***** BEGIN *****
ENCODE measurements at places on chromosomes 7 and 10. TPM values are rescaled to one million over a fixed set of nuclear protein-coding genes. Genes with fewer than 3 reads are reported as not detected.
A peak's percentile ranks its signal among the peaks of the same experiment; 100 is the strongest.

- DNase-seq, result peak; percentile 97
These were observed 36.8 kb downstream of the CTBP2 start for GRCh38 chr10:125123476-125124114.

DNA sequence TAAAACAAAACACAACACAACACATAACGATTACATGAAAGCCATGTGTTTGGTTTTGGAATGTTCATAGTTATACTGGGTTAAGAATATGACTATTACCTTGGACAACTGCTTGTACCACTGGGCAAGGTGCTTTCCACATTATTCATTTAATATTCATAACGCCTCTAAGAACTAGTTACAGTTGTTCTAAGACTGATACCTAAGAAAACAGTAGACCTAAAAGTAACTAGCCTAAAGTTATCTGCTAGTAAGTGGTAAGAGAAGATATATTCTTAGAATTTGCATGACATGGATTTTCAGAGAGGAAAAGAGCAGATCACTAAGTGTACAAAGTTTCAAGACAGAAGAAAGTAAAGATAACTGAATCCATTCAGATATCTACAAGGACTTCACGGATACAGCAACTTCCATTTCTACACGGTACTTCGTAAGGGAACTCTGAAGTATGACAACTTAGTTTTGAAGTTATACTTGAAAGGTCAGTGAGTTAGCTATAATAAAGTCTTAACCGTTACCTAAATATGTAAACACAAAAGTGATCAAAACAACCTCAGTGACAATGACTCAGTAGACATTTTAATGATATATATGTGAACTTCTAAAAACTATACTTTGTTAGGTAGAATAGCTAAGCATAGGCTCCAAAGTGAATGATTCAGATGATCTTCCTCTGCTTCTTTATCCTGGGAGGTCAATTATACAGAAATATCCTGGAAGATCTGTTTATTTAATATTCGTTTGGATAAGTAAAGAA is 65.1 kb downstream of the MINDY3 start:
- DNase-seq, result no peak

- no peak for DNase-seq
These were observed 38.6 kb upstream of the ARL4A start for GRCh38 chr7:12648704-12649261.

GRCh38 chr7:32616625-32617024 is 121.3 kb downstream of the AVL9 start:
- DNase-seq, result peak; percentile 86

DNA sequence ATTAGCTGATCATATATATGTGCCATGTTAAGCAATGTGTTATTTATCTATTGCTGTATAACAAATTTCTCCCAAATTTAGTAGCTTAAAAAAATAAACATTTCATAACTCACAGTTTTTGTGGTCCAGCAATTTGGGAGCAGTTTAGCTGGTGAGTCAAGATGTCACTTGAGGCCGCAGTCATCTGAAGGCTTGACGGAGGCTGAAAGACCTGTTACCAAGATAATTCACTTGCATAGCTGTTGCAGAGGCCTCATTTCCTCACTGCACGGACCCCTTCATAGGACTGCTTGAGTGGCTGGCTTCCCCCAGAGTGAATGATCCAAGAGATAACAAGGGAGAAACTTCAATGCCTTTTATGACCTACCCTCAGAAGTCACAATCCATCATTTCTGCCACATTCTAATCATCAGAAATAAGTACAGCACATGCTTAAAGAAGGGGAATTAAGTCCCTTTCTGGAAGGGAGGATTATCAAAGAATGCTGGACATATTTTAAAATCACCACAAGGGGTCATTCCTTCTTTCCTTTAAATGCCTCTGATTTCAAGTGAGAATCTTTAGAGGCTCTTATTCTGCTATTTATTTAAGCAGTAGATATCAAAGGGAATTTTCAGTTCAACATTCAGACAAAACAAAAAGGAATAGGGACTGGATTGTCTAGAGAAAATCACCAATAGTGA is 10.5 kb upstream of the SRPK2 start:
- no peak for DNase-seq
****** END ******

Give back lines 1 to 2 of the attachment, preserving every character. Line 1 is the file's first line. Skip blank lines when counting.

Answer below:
ENCODE measurements at places on chromosomes 7 and 10. TPM values are rescaled to one million over a fixed set of nuclear protein-coding genes. Genes with fewer than 3 reads are reported as not detected.
A peak's percentile ranks its signal among the peaks of the same experiment; 100 is the strongest.